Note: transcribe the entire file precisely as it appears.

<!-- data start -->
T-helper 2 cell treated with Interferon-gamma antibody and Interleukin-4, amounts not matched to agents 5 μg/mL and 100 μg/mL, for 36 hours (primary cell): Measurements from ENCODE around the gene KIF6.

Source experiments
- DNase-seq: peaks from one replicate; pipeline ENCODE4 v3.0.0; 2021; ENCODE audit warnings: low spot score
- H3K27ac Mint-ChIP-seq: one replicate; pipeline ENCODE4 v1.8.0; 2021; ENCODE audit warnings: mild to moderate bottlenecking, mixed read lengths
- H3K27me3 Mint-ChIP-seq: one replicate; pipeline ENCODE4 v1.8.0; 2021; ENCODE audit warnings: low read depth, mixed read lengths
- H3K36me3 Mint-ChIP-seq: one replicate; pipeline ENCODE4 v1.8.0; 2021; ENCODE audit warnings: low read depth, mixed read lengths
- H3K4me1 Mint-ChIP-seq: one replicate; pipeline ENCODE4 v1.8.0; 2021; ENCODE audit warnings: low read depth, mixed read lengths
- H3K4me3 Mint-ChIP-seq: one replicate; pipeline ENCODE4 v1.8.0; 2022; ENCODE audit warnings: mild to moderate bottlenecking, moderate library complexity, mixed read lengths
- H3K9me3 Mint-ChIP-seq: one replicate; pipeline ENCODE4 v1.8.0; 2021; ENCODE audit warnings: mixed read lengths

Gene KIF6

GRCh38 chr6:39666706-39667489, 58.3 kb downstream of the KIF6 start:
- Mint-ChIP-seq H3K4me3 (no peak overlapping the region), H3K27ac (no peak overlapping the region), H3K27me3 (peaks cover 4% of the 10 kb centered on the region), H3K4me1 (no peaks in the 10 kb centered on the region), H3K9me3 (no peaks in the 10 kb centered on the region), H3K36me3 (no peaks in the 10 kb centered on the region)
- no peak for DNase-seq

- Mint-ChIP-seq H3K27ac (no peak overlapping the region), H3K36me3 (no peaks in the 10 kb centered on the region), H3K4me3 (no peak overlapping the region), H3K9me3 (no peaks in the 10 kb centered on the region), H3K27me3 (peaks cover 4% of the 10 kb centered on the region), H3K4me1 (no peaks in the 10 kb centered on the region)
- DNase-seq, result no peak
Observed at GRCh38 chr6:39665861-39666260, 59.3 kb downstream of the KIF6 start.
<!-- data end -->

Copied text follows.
T-helper 2 cell treated with Interferon-gamma antibody and Interleukin-4, amounts not matched to agents 5 μg/mL and 100 μg/mL, for 36 hours (primary cell): Measurements from ENCODE around the gene KIF6.

Source experiments
- DNase-seq: peaks from one replicate; pipeline ENCODE4 v3.0.0; 2021; ENCODE audit warnings: low spot score
- H3K27ac Mint-ChIP-seq: one replicate; pipeline ENCODE4 v1.8.0; 2021; ENCODE audit warnings: mild to moderate bottlenecking, mixed read lengths
- H3K27me3 Mint-ChIP-seq: one replicate; pipeline ENCODE4 v1.8.0; 2021; ENCODE audit warnings: low read depth, mixed read lengths
- H3K36me3 Mint-ChIP-seq: one replicate; pipeline ENCODE4 v1.8.0; 2021; ENCODE audit warnings: low read depth, mixed read lengths
- H3K4me1 Mint-ChIP-seq: one replicate; pipeline ENCODE4 v1.8.0; 2021; ENCODE audit warnings: low read depth, mixed read lengths
- H3K4me3 Mint-ChIP-seq: one replicate; pipeline ENCODE4 v1.8.0; 2022; ENCODE audit warnings: mild to moderate bottlenecking, moderate library complexity, mixed read lengths
- H3K9me3 Mint-ChIP-seq: one replicate; pipeline ENCODE4 v1.8.0; 2021; ENCODE audit warnings: mixed read lengths

Gene KIF6

GRCh38 chr6:39666706-39667489, 58.3 kb downstream of the KIF6 start:
- Mint-ChIP-seq H3K4me3 (no peak overlapping the region), H3K27ac (no peak overlapping the region), H3K27me3 (peaks cover 4% of the 10 kb centered on the region), H3K4me1 (no peaks in the 10 kb centered on the region), H3K9me3 (no peaks in the 10 kb centered on the region), H3K36me3 (no peaks in the 10 kb centered on the region)
- no peak for DNase-seq

- Mint-ChIP-seq H3K27ac (no peak overlapping the region), H3K36me3 (no peaks in the 10 kb centered on the region), H3K4me3 (no peak overlapping the region), H3K9me3 (no peaks in the 10 kb centered on the region), H3K27me3 (peaks cover 4% of the 10 kb centered on the region), H3K4me1 (no peaks in the 10 kb centered on the region)
- DNase-seq, result no peak
Observed at GRCh38 chr6:39665861-39666260, 59.3 kb downstream of the KIF6 start.